DEFENSES TO DEBT COLLECTION LAWSUITS BY CREDIT CARD ISSUERS
CREDIT CARD HOLDERS ARE NOT RESPONSIBLE FOR THE UNAUTHORIZED USE OF THEIR CREDIT CARDS
The "Unauthorized Use" Defense to a Credit Card Collection Lawsuit
Each month, thousands of consumers are faced with abusive and improper lawsuits by credit card issuers for credit card debt that stems from charges that were not authorized by the consumers. Sometimes, the charges are the result of the card issuer's blatant negligence in failing to detect unauthorized use of the account. In other circumstances, credit card issuers bring lawsuits against consumers that are prohibited by a federal law known as the Consumer Credit Protection Act (CCPA). Under 15 USCS § 1643 of the CCPA, a cardholder's liability for unauthorized charges is limited to $50.00. All credit cards, whether used for business or consumer purposes, are covered by the $50 liability limit
Credit Card Issuer Cannot Bring a Collection Lawsuit If It Has Failed to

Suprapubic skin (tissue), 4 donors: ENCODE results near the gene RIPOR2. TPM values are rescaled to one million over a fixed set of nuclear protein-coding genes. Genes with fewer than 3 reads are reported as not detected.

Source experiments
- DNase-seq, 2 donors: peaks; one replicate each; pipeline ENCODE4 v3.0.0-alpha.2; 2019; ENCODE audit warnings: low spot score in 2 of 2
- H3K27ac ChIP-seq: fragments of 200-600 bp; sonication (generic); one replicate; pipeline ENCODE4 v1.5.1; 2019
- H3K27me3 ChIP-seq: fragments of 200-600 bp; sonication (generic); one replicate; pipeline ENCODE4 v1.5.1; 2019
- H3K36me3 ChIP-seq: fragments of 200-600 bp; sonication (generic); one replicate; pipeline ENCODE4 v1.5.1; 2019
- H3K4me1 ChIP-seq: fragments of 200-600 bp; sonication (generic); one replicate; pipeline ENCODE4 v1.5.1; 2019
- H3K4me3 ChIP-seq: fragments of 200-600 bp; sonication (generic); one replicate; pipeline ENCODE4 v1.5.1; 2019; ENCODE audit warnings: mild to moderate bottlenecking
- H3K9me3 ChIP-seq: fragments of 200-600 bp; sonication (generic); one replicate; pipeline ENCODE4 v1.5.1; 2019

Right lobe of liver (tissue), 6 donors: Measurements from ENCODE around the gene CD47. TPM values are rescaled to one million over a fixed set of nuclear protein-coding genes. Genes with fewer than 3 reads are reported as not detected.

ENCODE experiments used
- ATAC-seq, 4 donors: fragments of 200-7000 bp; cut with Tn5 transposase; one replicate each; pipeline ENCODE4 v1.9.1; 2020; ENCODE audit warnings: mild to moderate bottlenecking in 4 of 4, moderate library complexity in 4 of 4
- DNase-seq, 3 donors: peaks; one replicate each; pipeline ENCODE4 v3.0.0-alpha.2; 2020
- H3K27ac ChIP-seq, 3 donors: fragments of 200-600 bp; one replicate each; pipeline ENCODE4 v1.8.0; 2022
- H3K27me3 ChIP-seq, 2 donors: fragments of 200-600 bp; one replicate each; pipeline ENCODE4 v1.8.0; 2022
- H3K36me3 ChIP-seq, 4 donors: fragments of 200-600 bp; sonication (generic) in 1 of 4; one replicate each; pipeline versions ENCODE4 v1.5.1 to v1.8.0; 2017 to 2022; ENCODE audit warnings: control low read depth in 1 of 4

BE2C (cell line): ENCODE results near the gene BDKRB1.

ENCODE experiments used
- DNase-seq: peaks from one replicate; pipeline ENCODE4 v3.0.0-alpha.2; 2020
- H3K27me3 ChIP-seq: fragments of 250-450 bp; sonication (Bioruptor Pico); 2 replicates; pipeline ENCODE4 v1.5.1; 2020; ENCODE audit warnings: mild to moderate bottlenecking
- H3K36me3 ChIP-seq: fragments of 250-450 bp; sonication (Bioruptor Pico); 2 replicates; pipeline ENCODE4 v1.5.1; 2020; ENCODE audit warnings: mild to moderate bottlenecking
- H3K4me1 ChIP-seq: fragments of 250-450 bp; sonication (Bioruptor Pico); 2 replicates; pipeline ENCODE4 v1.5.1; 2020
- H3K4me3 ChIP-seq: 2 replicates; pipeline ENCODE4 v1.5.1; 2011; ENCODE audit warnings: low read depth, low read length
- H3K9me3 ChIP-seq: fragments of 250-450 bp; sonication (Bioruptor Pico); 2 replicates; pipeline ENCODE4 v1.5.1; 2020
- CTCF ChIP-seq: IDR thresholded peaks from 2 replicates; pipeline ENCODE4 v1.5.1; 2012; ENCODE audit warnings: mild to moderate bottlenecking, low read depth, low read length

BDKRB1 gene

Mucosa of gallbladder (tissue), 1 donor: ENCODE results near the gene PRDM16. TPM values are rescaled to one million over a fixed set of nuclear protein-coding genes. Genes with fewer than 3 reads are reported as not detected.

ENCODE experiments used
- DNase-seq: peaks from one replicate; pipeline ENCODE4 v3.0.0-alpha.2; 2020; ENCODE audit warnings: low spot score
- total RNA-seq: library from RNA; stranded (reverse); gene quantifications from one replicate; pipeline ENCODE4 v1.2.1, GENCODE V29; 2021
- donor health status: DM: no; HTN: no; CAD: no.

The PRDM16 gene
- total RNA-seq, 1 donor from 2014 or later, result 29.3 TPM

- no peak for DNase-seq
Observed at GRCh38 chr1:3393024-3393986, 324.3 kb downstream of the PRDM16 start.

Respond to a Consumer's Written Notice of Billing Errors
Credit Card Companies Must Respond to Billing Disputes or the Forfeit Their Right to Collect the Disputed Amounts
Pursuant to Section 15 USCSA § 1643 of the CCPA ("Correction of Billing Errors"), a credit card issuer must respond to a consumer's written notice of billing errors in a credit card statement. If you believe that your credit card statement has errors, the law provides you with sixty days to provide your credit card issuer with written notice that its statement is erroneous. Once you provide this written notice, the credit card company has thirty days within which it must send you a written acknowledgment confirming that you have disputed the charge. Within two billing cycles, the credit card issuer must either correct the billing errors or send a written explanation to the consumer explaining why the issuer believes that the billing statement is correct, after the credit card issuer has conducted an investigation of the charges. In addition, if your credit card issuer refuses to reverse the disputed charges, you are entitled to receive "copies of documentary evidence" that the issuer used in making its determination.
Defense to Credit Card Lawsuit: Purchased Goods Were Not Delivered
If you provide your credit card issuer with written notice that you did not receive merchandise or services that you purchased with your credit card, your credit card issuer must conduct an investigation and it may not uphold the charges unless it "determines that such goods were actually delivered, mailed, or otherwise sent to the obligor and provides the obligor with a statement of such determination."